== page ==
By Naushad Khan
The V&A Waterfront is visited by millions of locals and tourists each year and has become an iconic must visit destination at the tip of Africa. I remember the day I drove into Cape Town for the first time, thirteen years ago and it was already 9pm. So I checked into my hotel and just rested after a gruelling 16 hour drive from Johannesburg.
The first thing I did the next morning was find out how I can get to the V&A Waterfront. In fact when I did arrive, most of the shops were still closed, except for the few breakfast spots. I spent most of the day wandering around and even hopped onto one of the harbour cruises that took about 45 minutes. Now that we have settled in Cape Town, the Waterfront is one of our favourite hangouts as a family.
There is so much to see and do and the launch of the V&A Waterfront Self-Guided Historical Walking tour is sure to be a winner.
The free Self-Guided Walking tour provides interesting facts, anecdotes and archive images of a bygone era, taking visitors on a journey through time that promises to bring history to life. It paints a picture of life in Cape Town from as early as 1652 right through to the bustling trade of the V&A Waterfront today.
“The original docks, now the site of the V&A Waterfront, were South Africa’s first link with modern industrialisation. We have 22 original historical landmarks that illustrate this rich and fascinating history. The self-guided walking tour will take our local, national and international visitors on an informative and educational journey,” says Carla White, spokesperson for the V&A Waterfront.
The starting point of the tour is at the V&A Waterfront Information Centre, where visitors may collect their free maps. This building in itself has an interesting story to tell. It is the original rocket lifesaving shed. It housed a lifesaving device which aided stricken ships by firing projectiles carrying lifelines out to sea. The shed was built in the 1870s. From here visitors will follow a series of 30 boards in numbered sequence, placed at significant historical points of interest and at heritage landmarks.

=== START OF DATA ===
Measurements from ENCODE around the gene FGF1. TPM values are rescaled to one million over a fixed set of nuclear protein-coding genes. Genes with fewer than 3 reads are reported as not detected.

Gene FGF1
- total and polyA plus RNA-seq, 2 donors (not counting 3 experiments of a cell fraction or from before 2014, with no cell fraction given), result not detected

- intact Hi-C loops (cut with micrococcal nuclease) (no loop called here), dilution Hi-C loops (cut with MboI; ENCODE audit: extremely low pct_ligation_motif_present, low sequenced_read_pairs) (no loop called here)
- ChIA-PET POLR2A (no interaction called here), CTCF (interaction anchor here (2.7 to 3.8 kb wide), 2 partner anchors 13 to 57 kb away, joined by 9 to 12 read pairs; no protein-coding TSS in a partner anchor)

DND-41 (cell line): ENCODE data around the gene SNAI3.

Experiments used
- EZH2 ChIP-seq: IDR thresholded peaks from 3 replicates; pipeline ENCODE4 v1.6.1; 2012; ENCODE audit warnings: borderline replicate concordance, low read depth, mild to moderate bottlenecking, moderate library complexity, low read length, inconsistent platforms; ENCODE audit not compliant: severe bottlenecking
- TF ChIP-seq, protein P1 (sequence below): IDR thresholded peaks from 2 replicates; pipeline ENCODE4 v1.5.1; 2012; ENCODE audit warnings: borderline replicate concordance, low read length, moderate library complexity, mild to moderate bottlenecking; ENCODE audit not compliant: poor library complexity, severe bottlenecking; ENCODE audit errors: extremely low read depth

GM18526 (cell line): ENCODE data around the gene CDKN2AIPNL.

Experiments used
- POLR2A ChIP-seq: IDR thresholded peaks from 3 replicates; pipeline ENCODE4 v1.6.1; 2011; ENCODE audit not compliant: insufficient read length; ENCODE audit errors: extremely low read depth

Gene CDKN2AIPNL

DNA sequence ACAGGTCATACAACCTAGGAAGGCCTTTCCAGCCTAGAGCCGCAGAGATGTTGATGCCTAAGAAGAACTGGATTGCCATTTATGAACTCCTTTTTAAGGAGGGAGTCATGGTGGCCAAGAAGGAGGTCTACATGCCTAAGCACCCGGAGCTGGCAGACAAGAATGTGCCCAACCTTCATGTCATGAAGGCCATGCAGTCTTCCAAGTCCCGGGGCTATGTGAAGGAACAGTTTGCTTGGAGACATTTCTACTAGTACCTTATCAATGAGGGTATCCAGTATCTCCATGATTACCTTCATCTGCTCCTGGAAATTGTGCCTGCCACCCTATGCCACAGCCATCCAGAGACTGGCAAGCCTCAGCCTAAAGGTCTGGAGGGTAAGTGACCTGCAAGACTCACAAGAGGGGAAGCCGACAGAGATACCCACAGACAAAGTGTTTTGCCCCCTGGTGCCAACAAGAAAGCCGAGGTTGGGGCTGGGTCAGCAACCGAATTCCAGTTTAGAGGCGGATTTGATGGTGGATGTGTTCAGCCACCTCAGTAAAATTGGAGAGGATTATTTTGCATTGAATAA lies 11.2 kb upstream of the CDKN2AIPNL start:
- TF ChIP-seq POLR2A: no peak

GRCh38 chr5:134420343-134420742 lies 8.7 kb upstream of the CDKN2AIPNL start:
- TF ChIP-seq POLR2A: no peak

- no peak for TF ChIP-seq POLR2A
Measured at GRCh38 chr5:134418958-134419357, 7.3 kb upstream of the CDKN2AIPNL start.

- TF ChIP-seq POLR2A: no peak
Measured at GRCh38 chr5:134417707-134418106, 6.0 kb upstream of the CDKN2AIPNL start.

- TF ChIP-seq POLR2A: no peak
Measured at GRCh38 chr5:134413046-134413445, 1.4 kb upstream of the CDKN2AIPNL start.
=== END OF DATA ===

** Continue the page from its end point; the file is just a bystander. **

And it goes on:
The original Clock Tower and its story is a good example of what visitors can expect to discover. Built in 1882, The Dock Clock Tower and Tide Gauge House have been icons on the docks for more than a century. This much-loved National Monument was used as the Port Captain’s centre of operations until 1904, when his offices moved across the cut to the Pierhead. Beneath the Clock Tower is a well-like shaft, which is linked to the sea by a tide gauge mechanism.
This indicates the exact state of the tide to vessels entering the docks. The second floor of the building houses the mirror room. Lined wall to wall with mirrors, this room allowed the Port Captain a 360° view of all the activities in the docks. The original clock that was made by Ritchie and Son of Edinburgh remains in use today thanks to the restoration. In fact, since all photographs of the old building were in black and white, the only way to find the original red coloured paint was to peel the grey paint off by hand in order to find out what was underneath.
The V&A Waterfront first launched its guided historical walk in November 2011, which may be booked through the Information Centre. Led by a guide in period costume, this paid for guided tour departs from Chavonne’s Battery at the Clock Tower Precinct. It is ideal for people and groups wanting to learn about the significant history of Cape Town in an informative and interactive manner.
The self-guided historical walk is an additional cultural experience now on offer for those who prefer to discover the rich historical background of Cape Town at their own leisure. Walking at a consistent pace, the self-guided tour will take approximately an hour to complete.
‘’This tour is a wonderful outdoor activity, leading you around this multi-dimensional destination while offering beautiful views, photographic opportunities and interesting information at the same time,’’ adds White.
* For more information, visit www.waterfront.co.za or call the Information Centre on 021 408 7600.